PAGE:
In our first of a two-part series on Virtual Reality, we explained the basics of Virtual and Augmented Reality. It can be easy to assume you understand these topics when your newsfeed is flooded with announcements regarding VR’s advancement. However, simply being exposed to this new technology is not the same as getting to know it. Companies must delve deeper to understand the intricacies of how Virtual Reality works, and how it differs from similar technologies in advance of it disrupting their industry.
While Virtual Reality is already impacting the technology and gaming industry in a huge way, it is only a matter of time before it impacts other industries as well. Take the marketing industry as an example. Marketing is no longer revolving around creating a lot of content just to “get your name out there.” It is now crucial to create a story that your target audience connects with, and VR brings new meaning to story creation as well as connection.
Storytelling is an obvious one, but what other industries are being affected by Virtual Reality?
According to an article in AdAge written by George Sefo, currently only 8% of brands use VR for advertising. As for their competitors, 35% surveyed said they either have no intentions or have reservations about using the VR technology. 57% said it does not apply to them. Even though the current VR advertisers may not seem like a big threat, 8%, at essentially its infancy, reflects the long term potential.
But how are companies advertising through VR? In the past, content creators were able to create a story frame by frame through videos, photo sequences and traditional advertising strategies. With VR, there are active participants who are able to look and go wherever they want within the story. This creates a huge challenge for content creators, as they now have to build story worlds instead of storylines. A great example of this immersive advertising is shown through Haagen-Dazs “The Extraordinary HoneyBee” VR experience. Through this compelling story, consumers are able to fly around and live the life of an imperiled Honey Bee.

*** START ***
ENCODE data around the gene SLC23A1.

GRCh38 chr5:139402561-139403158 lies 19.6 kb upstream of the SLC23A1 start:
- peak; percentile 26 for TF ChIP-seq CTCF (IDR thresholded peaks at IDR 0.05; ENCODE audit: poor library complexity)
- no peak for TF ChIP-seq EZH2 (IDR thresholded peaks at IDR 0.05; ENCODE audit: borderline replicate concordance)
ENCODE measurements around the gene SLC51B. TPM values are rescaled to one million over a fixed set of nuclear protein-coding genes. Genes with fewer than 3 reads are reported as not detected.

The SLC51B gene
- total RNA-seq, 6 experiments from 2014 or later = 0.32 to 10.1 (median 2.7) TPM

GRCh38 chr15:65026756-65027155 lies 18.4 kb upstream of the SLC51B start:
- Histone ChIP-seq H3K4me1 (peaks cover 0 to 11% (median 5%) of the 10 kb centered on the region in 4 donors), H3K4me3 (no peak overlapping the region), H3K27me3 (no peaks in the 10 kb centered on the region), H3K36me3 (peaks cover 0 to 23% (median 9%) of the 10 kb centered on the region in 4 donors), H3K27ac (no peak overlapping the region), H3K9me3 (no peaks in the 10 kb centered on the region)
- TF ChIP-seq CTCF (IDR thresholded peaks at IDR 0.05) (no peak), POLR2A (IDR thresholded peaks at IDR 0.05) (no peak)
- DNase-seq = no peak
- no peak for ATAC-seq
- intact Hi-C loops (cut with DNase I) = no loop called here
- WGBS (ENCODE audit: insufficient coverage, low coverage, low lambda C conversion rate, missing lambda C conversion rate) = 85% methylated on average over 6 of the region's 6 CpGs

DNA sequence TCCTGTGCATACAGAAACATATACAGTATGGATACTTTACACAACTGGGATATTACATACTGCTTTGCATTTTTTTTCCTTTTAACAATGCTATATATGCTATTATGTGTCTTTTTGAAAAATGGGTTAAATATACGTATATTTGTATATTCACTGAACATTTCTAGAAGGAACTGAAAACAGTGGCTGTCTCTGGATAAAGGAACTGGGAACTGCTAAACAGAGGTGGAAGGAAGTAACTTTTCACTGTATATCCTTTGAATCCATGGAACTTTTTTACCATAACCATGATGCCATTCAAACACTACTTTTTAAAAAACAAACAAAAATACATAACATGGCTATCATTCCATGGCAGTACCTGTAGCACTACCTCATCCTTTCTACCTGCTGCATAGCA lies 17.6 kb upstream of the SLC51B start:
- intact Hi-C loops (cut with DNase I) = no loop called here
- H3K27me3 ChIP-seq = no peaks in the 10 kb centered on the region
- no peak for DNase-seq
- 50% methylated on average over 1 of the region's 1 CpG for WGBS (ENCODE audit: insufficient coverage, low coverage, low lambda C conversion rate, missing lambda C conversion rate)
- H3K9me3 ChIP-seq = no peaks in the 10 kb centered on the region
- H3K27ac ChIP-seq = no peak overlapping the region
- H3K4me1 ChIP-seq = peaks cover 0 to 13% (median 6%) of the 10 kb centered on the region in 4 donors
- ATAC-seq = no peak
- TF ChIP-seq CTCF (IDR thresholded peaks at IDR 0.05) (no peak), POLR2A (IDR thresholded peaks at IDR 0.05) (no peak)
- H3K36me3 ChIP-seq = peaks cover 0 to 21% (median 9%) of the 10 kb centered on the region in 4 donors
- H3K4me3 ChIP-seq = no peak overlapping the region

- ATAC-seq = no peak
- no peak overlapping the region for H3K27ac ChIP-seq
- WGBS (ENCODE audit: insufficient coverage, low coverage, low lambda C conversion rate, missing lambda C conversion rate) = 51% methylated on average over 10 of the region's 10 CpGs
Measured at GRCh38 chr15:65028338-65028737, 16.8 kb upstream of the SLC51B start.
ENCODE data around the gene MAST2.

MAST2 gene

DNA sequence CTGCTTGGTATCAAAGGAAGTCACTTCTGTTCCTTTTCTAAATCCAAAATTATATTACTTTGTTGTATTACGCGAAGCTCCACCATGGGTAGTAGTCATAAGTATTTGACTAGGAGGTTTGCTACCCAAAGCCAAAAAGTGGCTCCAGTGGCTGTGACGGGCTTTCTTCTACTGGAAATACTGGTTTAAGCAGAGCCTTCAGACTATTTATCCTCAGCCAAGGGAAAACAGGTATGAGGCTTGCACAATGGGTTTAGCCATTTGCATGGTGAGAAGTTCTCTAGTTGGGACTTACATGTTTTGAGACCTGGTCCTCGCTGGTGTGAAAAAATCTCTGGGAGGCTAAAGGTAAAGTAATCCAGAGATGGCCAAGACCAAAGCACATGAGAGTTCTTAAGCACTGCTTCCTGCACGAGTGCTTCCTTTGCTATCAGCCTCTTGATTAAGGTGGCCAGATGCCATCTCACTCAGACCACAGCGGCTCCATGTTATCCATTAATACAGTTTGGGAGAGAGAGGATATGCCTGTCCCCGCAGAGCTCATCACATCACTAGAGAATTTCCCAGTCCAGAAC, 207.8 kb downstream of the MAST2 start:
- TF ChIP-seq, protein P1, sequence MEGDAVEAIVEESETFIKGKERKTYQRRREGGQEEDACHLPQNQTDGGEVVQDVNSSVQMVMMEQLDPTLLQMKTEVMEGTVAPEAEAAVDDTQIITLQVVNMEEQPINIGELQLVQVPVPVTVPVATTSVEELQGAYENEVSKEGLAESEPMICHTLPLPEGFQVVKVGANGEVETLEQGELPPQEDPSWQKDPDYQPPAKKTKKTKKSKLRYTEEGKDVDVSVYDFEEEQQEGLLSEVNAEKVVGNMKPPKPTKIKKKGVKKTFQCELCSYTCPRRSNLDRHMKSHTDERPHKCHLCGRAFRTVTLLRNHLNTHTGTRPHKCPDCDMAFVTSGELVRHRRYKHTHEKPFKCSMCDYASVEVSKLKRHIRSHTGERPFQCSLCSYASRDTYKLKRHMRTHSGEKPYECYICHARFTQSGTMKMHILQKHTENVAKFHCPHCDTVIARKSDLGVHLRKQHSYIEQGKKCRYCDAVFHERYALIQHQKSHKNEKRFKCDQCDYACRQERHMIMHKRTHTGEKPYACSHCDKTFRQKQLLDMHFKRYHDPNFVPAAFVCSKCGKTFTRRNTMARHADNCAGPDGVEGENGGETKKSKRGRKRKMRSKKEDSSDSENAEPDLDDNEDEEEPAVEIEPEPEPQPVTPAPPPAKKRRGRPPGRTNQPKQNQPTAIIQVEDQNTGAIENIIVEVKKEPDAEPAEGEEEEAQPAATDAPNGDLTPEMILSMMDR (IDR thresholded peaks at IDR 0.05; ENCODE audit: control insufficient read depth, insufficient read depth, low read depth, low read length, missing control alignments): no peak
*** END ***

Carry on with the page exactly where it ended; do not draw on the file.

Entertainment, travel, fitness, and art will all feel the effect of VR. For entertainment, people will be able to walk their way through live movies where the storyline changes according to where they are within the story world. Children will be able to experience the awe of the Eiffel Tower or the history of Rome through VR long before they will be able to travel the world. Instead of needing to drive yourself to yoga class, you will be able to immerse yourself in a live yoga class in the comfort of your own home. This is the future of VR, and why it has such confident growth expectations.
Fashion brand icon, Dior created VR experiences where people around the world can sit front row in one of their exclusive fashion shows. The VR experience Haagen-Dazs created uncovered their care for the current decrease in the Honey Bee population and placed them in a relevant category for anyone else who cares about honeybees. This is how brands will gain attention and commitment from their customers as VR continues to expand.
While small businesses will need to wait until VR technology becomes less expensive to use and easier to create content for, large brands should consider VR now to stay relevant in the future.